First, Abbey contends that his complaint alleged facts sufficient to infer an agency relationship between Skokos and 3F Therapeutics. Specifically, Abbey points to Skokos’s solicitation from Abbey of an investment of $4 million in 3F Therapeutics, 3F Therapeutics’s acceptance of that investment, and 3F Therapeutics’s failure to deny that Skokos was its agent. Appellant’s Br. 19. The flaw in this argument is that the complaint does not allege that 3F Therapeutics knew that Abbey invested $4 million in the company. Indeed, the compliant alleges that Abbey’s investment in 3F Therapeutics was indirect, made — along with those of other investors — through 3F Partners Limited Partnership II, an entity under the apparent control of Skokos. We see no basis to infer from this arrangement that 3F Therapeutics knew that Abbey was an investor, permitted Skokos to act as its agent in obtaining investors, or should have feared that its failure to disclaim an agency relationship would give Skokos apparent authority to act on its behalf. Accordingly, we agree with the District Court that Abbey “has alleged no facts that allow the Court to infer that Skokos was an agent of 3F Therapeutics when he allegedly induced [Abbey] to invest.” Aug. 7, 2007 Order in 06 cv 0409, at 10.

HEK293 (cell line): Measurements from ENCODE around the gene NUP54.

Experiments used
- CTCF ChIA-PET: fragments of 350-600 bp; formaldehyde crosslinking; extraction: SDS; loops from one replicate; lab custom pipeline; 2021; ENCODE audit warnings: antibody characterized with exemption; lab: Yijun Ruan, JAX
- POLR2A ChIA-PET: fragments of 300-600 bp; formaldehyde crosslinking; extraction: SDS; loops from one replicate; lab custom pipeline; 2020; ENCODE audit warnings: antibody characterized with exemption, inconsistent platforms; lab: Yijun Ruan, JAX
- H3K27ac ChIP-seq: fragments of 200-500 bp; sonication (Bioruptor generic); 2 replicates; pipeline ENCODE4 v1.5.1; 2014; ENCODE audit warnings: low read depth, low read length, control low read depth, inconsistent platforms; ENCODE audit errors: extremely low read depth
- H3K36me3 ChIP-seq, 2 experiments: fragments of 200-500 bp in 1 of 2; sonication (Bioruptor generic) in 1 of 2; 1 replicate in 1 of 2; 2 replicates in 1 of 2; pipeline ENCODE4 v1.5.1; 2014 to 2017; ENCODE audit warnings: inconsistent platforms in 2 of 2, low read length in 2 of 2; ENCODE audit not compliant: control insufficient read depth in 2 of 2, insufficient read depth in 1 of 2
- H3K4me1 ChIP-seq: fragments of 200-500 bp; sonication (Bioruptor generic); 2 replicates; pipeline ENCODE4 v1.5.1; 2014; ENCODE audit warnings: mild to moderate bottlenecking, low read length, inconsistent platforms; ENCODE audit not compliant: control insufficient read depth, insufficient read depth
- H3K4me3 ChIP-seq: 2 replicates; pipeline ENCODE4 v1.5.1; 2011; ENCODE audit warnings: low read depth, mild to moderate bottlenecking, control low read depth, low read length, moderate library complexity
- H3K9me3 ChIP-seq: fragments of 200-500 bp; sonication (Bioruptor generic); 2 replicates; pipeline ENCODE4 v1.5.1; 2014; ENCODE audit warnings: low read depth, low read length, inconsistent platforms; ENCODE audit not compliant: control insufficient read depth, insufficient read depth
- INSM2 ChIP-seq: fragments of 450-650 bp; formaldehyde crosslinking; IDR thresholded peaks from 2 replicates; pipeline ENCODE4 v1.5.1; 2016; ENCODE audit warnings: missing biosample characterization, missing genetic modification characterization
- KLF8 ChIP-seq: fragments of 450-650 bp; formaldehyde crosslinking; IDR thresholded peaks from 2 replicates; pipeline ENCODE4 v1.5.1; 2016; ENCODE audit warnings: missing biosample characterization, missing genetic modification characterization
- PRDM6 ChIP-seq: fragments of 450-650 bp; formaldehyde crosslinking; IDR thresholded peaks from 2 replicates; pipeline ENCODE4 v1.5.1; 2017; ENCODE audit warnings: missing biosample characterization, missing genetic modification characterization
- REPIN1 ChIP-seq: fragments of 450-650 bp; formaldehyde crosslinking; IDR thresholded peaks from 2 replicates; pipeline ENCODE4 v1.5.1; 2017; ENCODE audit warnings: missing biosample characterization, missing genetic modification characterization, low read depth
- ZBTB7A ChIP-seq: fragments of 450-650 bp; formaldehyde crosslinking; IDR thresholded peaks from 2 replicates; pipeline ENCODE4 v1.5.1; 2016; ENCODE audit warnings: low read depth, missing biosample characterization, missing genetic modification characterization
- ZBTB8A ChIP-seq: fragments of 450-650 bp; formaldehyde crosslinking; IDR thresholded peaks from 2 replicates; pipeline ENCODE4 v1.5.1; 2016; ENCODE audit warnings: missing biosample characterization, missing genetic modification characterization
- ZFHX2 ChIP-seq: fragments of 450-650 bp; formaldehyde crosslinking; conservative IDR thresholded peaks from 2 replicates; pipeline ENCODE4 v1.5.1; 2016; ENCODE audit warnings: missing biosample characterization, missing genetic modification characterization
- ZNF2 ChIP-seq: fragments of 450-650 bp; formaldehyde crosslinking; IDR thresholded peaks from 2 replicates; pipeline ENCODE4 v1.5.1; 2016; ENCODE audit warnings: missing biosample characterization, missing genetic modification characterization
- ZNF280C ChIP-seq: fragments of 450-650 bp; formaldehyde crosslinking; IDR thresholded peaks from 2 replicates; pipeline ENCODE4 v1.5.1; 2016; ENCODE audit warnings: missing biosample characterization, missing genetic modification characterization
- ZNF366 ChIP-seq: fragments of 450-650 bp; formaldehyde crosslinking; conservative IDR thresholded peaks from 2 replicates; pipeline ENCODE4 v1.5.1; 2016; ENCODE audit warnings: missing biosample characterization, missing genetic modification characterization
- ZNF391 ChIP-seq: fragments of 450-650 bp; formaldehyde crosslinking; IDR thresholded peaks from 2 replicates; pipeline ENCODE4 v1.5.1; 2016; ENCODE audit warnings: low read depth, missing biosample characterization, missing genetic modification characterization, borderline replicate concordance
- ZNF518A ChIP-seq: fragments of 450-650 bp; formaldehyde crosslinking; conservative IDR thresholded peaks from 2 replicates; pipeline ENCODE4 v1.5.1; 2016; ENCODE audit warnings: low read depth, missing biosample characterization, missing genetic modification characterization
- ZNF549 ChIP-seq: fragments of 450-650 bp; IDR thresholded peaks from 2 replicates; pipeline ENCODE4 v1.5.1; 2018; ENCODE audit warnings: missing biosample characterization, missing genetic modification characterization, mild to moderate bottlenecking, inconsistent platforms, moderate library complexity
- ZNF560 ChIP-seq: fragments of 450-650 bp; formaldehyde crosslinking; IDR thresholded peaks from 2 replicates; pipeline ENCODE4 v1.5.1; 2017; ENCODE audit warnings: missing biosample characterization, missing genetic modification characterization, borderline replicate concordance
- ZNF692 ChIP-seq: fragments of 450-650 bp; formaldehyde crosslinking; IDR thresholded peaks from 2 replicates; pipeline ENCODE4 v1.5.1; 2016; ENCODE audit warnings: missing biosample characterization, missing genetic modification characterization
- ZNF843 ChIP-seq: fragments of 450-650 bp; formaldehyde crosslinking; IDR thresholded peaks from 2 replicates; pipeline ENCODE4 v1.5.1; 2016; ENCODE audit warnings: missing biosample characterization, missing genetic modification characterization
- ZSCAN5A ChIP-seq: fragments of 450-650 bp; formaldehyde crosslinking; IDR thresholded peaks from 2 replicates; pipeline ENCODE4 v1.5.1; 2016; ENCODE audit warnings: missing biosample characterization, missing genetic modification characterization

Second, Abbey contends that this action does not fall under the forum selection clause contained in the partnership agreement for 3F Partners Limited Partnership II. The forum selection clause governs only “disputes arising hereunder,” J.A. 107, which Abbey interprets as “appl[ying] only to disputes regarding the terms, or interpretation of, the [p]artnership [a]greement,” Appellant’s Br. 23, and therefore not claims arising under federal securities laws and state common law. We disagree. As the District Court explained, “[g]iven that [Abbey] invested in 3F Therapeutics